Indeed this can be seen if you read Sartre himself. The problem is, as with most philosophers and with most of the subjects they cover, you can find passages in the late Sartre which do indeed cast aspersions on his own earlier existentialism. My argument is that this is fully understandable.
Early Sartre and its Relation to Marxism
Facticity, apparently, doesn’t apply to existentialists and Marxists – it only applied to everyone else. In fact Marxists don’t believe that existentialists really transcended their own facticity (class, etc.) either. Sartre himself also came to believe that existentialists didn’t truly transcend their facticity.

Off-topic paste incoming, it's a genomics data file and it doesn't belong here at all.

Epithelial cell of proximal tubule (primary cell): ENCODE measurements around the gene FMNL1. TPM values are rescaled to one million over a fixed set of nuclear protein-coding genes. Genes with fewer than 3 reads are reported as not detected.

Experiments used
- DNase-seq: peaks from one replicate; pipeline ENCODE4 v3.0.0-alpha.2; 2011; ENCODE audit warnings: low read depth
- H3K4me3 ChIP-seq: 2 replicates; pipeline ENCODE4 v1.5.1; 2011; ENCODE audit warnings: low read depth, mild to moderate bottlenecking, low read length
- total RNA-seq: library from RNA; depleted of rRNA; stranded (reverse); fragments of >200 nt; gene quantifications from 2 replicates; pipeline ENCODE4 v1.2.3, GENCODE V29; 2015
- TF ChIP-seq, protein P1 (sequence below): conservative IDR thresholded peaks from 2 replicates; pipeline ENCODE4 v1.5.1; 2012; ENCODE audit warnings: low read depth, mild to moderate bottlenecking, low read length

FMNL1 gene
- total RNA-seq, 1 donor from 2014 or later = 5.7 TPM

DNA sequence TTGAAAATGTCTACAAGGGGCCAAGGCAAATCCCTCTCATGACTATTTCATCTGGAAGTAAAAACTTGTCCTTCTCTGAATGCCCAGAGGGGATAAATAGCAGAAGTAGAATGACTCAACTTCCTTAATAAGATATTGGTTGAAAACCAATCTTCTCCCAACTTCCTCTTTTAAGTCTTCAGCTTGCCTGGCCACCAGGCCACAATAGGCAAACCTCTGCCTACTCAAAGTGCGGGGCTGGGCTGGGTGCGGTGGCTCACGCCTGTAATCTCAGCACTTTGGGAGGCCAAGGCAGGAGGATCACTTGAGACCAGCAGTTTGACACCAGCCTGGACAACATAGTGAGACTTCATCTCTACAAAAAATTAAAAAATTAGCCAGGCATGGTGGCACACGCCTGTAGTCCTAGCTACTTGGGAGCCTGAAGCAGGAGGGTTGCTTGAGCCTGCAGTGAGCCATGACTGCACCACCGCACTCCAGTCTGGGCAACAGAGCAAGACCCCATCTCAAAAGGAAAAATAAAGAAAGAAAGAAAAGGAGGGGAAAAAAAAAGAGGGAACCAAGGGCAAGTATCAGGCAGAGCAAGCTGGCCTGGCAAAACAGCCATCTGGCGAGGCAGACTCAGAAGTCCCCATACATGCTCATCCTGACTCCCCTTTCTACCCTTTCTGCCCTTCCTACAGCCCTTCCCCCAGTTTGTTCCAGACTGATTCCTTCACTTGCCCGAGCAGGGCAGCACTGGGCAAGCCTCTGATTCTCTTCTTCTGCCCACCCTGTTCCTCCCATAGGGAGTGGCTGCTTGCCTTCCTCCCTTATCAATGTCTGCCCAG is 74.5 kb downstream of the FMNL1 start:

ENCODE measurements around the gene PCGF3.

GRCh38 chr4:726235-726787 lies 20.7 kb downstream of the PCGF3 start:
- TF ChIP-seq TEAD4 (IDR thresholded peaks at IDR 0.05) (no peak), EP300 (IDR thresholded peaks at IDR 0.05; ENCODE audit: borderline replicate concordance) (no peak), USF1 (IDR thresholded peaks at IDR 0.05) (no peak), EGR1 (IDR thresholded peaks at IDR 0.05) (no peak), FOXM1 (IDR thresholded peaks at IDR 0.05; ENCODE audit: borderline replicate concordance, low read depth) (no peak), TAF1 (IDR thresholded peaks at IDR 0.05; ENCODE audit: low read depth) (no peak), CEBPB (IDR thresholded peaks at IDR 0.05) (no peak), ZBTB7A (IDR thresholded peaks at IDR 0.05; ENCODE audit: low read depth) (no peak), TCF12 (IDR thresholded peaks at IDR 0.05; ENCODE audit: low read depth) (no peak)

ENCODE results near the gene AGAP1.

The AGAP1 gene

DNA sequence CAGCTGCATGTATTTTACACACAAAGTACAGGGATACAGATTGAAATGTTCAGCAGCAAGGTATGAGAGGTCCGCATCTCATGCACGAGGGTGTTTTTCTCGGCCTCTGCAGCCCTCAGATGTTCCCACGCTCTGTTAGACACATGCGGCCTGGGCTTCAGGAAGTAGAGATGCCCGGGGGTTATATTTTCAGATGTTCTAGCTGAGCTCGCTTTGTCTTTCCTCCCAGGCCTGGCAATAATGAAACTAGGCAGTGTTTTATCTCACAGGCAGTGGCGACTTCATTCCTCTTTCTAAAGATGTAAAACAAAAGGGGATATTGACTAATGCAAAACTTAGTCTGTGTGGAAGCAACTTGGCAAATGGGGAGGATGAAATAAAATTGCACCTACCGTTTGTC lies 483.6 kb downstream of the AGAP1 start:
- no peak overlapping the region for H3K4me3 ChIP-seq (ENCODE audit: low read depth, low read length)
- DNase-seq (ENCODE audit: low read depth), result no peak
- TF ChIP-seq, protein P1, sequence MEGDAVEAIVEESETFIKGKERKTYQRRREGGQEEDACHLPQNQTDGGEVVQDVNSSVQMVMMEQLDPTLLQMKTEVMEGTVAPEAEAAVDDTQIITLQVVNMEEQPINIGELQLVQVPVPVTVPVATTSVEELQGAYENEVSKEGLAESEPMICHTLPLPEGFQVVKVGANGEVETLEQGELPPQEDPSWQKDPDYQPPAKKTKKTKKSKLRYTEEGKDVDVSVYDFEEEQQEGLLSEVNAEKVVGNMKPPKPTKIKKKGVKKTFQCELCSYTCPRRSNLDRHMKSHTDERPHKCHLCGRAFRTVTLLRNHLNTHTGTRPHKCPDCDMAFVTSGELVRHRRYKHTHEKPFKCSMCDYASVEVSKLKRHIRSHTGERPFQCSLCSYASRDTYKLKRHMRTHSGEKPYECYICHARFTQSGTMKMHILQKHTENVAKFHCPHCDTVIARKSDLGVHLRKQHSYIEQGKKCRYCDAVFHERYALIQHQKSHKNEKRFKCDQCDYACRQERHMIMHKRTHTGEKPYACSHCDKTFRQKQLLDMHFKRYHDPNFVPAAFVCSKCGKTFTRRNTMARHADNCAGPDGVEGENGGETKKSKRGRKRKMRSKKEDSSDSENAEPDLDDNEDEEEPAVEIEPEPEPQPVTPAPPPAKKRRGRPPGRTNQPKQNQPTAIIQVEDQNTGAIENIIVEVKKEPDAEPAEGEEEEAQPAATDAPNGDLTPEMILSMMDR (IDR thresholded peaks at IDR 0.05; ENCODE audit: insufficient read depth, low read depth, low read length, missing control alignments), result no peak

The Marxist Sartre
It’s fair to say that Sartre-as-Marxist, rather than Sartre-as-existentialist (forget the possible fusion), appears not to be at home anymore. At least you would expect that many postmodernists, and, earlier, many post-structuralists, have been against Sartre’s (Marxist) historical “totalisations” and his Marxist/Hegelian belief in “organic wholes”.They have been.